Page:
Methylone only differs from MDMA by the presence of a ketone at the benzylic position. Based on their structural similarity, and, in turn, similar mechanism of action, comparable effects on behavior, and neurochemistry could be postulated (10). In vitro neuropharmacological studies in rat’s brain, synaptosomes reported methylone as a non-selective inhibitor of the dopamine, norepinephrine, and serotonin transporters (DAT, NET, and SERT, respectively). Further, methylone via blocking re-uptake evokes high-releasing activity of all monoamines (dopamine, norepinephrine, and serotonin) (10, 11). The ratio of DAT:SERT inhibition is 3.3 which suggests that methylone has a high-abuse potential similar to cocaine (DAT:SERT ratio 3.1) (3, 12) as has been also confirmed in behavioral tests (13, 14). On the other hand, in discrimination studies, methylone substituted for MDMA indicating a similar profile (and subjective effects) to this serotonergic compound (15). Thus far, behavioral research has shown that methylone increases locomotor activity, an effect which was inhibited by both dopamine (D2) or serotonin (5-HT2A) receptor antagonists (1619). Repeated administration of methylone, similar to acute effects of other MDMA-like compounds, induced hyperthermia in rats: an effect typically mediated by serotonin and typically associated with acute toxicity of sertonergic drugs (2022). On the other hand, simultaneous study of Javadi-Paydar et al. (19) showed no change in body temperature in rats treated by methylone. Methylone is the subject of extensive metabolism in the liver at cytochrome P450 (isoenzymes CYP2D6, CYP1A2, CYP2B6, and CYP2C19) with major primary metabolite nor-methylone, which are subsequently excreted to urine unchanged or in their conjugated forms (23, 24). Other metabolites (dihydroxymethcathinone, N-hydroxy-methylone, and dihydro-methylone) were also detected and to date no information about the biological activity of these have been published (23).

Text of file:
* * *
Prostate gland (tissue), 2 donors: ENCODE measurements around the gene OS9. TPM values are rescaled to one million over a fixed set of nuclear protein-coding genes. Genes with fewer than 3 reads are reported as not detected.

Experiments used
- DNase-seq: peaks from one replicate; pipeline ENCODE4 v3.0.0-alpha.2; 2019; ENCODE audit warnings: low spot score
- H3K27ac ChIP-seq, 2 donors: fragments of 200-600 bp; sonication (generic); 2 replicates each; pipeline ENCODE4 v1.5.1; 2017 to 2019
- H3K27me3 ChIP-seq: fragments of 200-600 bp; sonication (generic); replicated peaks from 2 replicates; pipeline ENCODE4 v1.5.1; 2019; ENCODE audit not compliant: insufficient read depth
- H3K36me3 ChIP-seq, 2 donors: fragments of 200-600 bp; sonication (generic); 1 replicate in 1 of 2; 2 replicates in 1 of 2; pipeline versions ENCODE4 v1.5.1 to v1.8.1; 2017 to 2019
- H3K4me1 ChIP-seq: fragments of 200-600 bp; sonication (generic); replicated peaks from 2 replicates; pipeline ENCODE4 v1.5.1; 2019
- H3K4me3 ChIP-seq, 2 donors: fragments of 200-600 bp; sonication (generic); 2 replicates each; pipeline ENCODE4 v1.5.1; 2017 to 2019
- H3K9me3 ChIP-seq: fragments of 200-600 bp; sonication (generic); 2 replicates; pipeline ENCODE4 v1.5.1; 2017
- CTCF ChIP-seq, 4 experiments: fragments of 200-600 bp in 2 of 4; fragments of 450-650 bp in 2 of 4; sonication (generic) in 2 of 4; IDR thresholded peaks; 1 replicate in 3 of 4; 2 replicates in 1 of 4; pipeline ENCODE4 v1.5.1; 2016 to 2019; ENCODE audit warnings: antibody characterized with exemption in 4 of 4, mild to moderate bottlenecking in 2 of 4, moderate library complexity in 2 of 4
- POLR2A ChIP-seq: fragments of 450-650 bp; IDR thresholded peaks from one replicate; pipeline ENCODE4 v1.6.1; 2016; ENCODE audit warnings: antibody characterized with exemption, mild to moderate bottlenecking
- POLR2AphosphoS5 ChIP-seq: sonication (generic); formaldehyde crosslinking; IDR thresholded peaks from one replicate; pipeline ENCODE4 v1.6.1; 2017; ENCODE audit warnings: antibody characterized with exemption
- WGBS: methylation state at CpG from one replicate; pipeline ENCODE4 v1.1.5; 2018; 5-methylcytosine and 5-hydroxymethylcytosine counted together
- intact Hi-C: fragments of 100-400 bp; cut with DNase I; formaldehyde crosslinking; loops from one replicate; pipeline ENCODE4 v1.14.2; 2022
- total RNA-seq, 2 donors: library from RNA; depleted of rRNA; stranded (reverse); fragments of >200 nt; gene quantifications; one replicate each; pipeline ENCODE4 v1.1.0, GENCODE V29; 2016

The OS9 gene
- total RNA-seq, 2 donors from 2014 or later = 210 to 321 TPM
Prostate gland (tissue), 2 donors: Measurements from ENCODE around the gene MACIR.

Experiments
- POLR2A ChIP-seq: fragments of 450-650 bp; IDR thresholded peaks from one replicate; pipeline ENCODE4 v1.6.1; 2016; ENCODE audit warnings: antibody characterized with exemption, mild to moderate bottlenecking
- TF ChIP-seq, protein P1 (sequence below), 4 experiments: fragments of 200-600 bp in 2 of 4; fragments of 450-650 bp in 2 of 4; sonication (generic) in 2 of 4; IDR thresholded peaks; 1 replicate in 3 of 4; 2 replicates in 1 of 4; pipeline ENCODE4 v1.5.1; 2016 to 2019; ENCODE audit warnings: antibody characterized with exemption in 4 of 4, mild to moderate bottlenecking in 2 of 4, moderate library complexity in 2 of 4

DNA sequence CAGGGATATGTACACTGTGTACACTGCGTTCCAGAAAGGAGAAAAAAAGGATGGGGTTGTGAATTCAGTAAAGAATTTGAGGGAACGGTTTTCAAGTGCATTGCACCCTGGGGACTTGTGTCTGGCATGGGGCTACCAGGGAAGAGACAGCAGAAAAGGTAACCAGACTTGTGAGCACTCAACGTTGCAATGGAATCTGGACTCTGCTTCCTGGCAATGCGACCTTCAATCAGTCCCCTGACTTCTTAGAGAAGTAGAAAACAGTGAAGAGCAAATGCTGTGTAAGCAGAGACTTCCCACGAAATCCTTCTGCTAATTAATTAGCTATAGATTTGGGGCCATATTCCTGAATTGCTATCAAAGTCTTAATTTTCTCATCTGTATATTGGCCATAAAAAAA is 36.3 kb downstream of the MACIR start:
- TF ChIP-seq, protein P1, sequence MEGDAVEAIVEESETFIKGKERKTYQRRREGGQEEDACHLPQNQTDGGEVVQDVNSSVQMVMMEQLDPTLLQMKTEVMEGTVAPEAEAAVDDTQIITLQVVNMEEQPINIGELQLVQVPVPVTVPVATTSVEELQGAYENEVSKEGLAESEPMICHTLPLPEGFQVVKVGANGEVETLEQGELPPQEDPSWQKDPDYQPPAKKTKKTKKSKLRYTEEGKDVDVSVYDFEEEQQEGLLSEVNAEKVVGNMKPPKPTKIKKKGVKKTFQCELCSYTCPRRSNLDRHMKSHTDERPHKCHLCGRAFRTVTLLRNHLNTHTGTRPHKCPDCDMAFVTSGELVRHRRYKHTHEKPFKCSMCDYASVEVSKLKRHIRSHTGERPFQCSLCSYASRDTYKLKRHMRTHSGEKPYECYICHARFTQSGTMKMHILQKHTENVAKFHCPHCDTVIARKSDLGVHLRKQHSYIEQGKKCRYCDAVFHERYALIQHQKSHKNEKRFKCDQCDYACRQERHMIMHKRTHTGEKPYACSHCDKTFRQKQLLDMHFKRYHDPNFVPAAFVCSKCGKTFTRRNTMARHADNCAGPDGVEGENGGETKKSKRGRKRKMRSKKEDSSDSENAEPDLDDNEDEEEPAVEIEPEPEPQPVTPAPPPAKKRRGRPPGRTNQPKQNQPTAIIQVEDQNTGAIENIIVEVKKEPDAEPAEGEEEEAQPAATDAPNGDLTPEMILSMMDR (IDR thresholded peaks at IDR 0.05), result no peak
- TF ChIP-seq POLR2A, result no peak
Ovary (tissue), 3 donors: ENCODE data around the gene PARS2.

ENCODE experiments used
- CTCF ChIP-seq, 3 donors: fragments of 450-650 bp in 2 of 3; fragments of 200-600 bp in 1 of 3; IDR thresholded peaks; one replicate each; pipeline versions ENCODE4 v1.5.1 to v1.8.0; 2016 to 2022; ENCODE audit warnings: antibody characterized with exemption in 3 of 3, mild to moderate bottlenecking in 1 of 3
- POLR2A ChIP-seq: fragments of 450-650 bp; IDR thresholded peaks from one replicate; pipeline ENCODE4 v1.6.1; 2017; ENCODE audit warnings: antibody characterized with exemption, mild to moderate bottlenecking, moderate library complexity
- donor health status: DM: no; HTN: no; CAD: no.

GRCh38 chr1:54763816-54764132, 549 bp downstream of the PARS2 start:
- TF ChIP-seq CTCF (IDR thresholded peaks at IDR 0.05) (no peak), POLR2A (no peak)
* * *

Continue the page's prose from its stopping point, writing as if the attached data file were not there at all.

Our primary intention was to describe in detail temporal profile of methylone’s effects in behavioral tests alongside pharmacokinetics and the effects on body temperature to evaluate its eventual serotonergic toxicity related to hyperthermia. An added value of our study was in the evaluation of the effects of nor-methylone as the primary metabolite in the same series of behavioral tasks. Finally, since we have performed series of experiments in our laboratory with related cathinones this allows us to make indirect comparisons between those (21, 2527).

In the behavioral study, to test its effects on locomotion, exploratory activity, anxiety, and stereoytypy the open field test was used, further on effects on sensorimotor gating indicative of its psychomimetic potential were tested in the test of prepulse inhibition of acoustic startle response (PPI ASR) (28). To cover the peak effects as well as possible late onset of changes in these tests, we tested both paradigms in two temporal windows (15 and 60 min) after drug administration. To link the behavioral data to serum and brain levels of methylone, the samples for pharmacokinetics were collected from animals involved in behavioral experiments. According to its structural and pharmacological similarity with MDMA and cocaine, we hypothesized that it will have similar behavioral profile (stimulatory and disruptive) but shorter duration of action. Finally, as it has been shown previously for other compounds, environmental factors, especially an effect of “individually/group-housed” rats (e.g., people dancing in a crowded clubs) significantly increase the risk of hyperthermic reaction, we also tested the effect of isolation and aggregation on hyperthermic effects of methylone.

Materials and Methods